@echo off
echo option echo off>ftpcmd.dat
echo option batch on>>ftpcmd.dat
echo option confirm off>>ftpcmd.dat
echo option transfer binary>>ftpcmd.dat
echo open sftp://username:password@your_ftp_server.com>>ftpcmd.dat
echo cd /home/your_username/site_backups>>ftpcmd.dat
echo lcd "E:\Website backups">>ftpcmd.dat
echo synchronize local -delete>>ftpcmd.dat
echo close>>ftpcmd.dat
echo exit>>ftpcmd.dat
"C:\Program Files (x86)\WinSCP\WinSCP.com" /script="ftpcmd.dat" > winscp.log
IF %ERRORLEVEL% GTR 0 MSG * "Something went wrong with downloading website!"
del ftpcmd.dat

First, we need to turn on a few switches for running the batch file in silent mode. Everything we do is going to be written in a file called ‘ftpcmd.dat‘.

@echo off
echo option echo off>ftpcmd.dat
echo option batch on>>ftpcmd.dat
echo option confirm off>>ftpcmd.dat
echo option transfer binary>>ftpcmd.dat

Then, we connect to our FTP server (change ‘sftp’ to ‘ftp’ if your host doesn’t provide SFTP)

echo open sftp://username:password@your_ftp_server.com>>ftpcmd.dat

We then tell WinSCP where the local folder is, where the remote directory is, and then synchronize the local with the remote. Close and exit when done.

echo cd /home/your_username/site_backups>>ftpcmd.dat (remember this 'site_backups' directory?)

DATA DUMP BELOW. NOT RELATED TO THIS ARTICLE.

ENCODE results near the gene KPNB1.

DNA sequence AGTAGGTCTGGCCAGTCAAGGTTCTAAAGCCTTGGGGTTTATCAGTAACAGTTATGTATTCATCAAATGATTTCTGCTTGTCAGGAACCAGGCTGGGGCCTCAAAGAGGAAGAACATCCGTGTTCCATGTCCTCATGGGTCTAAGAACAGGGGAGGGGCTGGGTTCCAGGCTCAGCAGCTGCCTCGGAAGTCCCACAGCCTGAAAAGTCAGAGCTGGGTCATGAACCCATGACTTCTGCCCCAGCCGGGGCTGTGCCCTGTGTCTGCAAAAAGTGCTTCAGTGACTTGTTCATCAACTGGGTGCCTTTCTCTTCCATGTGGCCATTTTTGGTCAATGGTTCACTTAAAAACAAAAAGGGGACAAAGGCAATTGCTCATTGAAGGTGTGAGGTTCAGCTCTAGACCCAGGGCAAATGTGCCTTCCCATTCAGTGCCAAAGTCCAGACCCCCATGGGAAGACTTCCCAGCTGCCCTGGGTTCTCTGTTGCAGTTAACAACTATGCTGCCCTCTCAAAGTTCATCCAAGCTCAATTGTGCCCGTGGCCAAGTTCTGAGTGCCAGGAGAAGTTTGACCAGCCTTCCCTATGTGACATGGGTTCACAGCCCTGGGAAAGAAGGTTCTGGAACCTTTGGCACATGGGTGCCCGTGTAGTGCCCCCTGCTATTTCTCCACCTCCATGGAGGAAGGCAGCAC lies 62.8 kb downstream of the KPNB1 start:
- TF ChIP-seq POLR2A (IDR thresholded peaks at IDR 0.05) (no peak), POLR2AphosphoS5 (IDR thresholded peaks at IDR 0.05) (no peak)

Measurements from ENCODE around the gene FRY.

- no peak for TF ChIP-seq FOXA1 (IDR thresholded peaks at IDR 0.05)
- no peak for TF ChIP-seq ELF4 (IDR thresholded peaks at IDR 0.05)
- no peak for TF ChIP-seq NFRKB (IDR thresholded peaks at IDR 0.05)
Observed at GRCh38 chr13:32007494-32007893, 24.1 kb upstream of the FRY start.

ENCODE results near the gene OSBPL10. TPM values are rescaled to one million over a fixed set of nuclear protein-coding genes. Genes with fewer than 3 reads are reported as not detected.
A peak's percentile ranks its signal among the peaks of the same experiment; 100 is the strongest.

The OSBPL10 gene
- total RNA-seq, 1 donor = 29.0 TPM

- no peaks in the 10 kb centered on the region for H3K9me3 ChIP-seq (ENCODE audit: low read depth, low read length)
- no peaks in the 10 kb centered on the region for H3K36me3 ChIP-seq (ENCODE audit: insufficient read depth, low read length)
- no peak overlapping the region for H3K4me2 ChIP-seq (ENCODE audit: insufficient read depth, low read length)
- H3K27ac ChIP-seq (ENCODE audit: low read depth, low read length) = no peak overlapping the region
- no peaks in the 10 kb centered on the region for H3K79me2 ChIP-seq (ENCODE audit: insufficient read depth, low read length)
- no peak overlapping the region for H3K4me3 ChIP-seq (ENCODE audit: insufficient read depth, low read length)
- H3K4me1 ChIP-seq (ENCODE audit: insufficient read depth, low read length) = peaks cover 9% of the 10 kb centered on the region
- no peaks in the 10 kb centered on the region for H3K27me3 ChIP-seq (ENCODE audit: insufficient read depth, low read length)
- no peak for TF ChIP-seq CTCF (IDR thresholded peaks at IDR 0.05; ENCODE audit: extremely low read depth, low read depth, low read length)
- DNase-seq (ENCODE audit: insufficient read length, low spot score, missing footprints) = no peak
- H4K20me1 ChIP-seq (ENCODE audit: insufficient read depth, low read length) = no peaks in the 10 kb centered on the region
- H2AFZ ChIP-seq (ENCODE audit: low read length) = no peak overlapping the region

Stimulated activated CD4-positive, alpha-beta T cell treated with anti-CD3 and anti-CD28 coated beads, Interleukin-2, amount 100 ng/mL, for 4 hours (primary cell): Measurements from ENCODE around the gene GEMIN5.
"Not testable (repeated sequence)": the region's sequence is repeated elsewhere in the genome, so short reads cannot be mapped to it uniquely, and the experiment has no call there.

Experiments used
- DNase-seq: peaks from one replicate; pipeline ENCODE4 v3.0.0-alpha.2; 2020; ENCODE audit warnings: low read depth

echo lcd "E:\Website backups">>ftpcmd.dat
echo synchronize local -delete>>ftpcmd.dat
echo close>>ftpcmd.dat
echo exit>>ftpcmd.dat

Then we issue the command to run WinSCP with the commands given in the file ‘ftpcmd.dat‘. Any and all errors will be output to a file called ‘winscp.log‘ for auditing. If there’s an error, pop up an alert window. Delete the ‘ftpcmd.dat‘ file when done.

"C:\Program Files (x86)\WinSCP\WinSCP.com" /script="ftpcmd.dat" > winscp.log
IF %ERRORLEVEL% GTR 0 MSG * "Something went wrong with downloading website!"
del ftpcmd.dat

As you might’ve noticed, the script to download the backup files to your local computer was written for Windows. If you have a Mac, you’re on your own. I don’t like Mac.

I set up my local backup to run twice a week at 1am. The remote backup shouldn’t take more than 3-4 minutes (about 10 during first run), so I should have the latest backup by the time I run the local batch file.

If you have any questions or suggestions, feel free to drop your comments below.